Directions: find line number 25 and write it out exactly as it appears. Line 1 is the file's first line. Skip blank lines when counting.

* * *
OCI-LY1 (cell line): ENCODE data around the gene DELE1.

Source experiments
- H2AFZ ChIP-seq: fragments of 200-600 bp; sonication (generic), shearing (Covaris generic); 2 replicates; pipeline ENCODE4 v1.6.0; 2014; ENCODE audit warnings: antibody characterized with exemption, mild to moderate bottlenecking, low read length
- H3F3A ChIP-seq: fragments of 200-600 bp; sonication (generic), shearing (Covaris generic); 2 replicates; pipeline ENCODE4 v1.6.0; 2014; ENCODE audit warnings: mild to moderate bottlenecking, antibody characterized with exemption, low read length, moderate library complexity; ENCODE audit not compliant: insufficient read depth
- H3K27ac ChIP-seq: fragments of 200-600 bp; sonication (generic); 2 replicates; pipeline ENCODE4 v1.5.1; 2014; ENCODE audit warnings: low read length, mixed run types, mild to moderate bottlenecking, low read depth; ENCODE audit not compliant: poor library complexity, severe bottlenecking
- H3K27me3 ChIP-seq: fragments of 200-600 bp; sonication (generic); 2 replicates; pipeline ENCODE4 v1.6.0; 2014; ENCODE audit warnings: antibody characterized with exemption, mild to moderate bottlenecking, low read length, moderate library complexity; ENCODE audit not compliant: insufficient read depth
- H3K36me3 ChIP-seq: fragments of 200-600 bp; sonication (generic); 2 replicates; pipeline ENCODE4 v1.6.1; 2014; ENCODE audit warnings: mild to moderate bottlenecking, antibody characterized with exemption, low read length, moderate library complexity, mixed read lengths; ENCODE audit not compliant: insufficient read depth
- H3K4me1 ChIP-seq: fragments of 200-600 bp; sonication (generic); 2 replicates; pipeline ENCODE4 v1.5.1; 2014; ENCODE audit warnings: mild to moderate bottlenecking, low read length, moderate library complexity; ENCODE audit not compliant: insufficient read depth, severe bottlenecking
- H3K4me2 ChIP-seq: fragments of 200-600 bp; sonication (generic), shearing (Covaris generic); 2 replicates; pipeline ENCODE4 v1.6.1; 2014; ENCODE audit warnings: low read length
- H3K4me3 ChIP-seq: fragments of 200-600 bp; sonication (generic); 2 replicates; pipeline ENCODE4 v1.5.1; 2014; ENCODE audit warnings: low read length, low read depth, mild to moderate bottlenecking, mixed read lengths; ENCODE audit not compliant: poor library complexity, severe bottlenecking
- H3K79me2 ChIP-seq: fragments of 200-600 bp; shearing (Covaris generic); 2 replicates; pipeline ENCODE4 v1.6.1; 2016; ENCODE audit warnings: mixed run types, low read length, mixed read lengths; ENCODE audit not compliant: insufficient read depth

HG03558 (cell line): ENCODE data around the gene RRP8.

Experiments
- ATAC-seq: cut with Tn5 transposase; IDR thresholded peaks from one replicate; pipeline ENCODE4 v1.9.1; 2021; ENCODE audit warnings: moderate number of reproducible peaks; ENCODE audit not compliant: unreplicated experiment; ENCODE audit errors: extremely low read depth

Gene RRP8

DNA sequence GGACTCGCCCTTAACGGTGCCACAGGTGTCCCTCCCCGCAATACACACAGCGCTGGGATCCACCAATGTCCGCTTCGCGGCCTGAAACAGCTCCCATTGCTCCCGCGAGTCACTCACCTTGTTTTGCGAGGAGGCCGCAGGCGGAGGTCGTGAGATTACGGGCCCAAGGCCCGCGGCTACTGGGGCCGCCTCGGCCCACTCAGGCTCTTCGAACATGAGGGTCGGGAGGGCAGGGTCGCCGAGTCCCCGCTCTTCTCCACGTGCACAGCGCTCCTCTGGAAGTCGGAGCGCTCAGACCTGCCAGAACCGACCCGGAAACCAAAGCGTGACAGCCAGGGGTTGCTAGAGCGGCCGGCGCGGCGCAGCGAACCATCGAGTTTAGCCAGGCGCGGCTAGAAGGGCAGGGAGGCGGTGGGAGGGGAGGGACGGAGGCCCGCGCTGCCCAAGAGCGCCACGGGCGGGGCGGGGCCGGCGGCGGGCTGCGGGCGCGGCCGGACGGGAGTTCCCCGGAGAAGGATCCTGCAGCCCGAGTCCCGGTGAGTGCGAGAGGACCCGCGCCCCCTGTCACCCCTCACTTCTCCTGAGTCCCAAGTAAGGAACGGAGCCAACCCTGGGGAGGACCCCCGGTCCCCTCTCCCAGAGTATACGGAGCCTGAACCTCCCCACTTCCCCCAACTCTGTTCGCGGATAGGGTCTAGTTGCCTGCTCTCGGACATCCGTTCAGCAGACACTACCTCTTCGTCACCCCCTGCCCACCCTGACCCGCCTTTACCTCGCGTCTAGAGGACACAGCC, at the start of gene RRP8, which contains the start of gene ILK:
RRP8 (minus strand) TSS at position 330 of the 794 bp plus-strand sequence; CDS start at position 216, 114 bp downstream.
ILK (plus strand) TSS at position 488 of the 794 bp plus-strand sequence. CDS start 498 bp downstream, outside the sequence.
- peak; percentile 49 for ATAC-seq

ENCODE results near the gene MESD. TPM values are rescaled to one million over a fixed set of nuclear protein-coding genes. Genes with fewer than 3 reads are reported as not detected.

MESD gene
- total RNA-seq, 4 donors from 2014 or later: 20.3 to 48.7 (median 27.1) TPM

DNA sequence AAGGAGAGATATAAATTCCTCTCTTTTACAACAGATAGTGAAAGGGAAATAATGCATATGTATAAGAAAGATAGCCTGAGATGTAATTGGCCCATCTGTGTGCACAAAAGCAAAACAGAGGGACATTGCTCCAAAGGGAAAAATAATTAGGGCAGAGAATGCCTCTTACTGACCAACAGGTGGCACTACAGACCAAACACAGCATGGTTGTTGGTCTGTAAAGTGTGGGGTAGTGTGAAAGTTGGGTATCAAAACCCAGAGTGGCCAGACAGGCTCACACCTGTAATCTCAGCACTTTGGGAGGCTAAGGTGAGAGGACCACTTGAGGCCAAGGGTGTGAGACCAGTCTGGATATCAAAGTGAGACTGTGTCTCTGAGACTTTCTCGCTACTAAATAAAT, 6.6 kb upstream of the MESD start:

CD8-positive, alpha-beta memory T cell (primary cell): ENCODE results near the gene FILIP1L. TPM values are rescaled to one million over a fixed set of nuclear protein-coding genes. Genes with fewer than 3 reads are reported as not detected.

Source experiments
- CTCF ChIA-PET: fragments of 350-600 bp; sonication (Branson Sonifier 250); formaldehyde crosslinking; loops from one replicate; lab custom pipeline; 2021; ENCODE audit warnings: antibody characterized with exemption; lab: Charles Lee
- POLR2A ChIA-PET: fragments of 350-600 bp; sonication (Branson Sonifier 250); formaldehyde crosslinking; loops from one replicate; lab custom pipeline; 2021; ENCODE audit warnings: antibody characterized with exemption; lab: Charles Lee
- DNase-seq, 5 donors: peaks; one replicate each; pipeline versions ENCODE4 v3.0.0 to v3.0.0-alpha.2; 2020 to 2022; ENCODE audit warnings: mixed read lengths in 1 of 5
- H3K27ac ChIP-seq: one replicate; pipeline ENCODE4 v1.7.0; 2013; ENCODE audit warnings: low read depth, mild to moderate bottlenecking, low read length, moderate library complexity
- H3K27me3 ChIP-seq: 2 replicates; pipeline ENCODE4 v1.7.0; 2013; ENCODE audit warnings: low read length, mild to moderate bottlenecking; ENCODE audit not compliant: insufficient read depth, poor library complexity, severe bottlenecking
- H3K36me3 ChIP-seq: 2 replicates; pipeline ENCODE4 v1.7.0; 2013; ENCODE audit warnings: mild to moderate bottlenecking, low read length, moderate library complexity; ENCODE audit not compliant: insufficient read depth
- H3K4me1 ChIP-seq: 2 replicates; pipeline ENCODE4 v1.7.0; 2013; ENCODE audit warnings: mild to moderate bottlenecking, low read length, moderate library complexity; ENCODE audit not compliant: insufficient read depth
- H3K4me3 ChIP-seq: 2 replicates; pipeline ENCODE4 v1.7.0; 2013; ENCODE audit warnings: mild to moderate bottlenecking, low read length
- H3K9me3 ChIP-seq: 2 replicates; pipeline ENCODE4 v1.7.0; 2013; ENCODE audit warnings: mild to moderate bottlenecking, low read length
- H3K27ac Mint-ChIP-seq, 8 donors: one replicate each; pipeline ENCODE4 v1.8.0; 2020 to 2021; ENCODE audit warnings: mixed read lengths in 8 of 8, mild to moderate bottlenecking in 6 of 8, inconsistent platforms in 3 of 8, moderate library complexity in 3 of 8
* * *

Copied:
Source experiments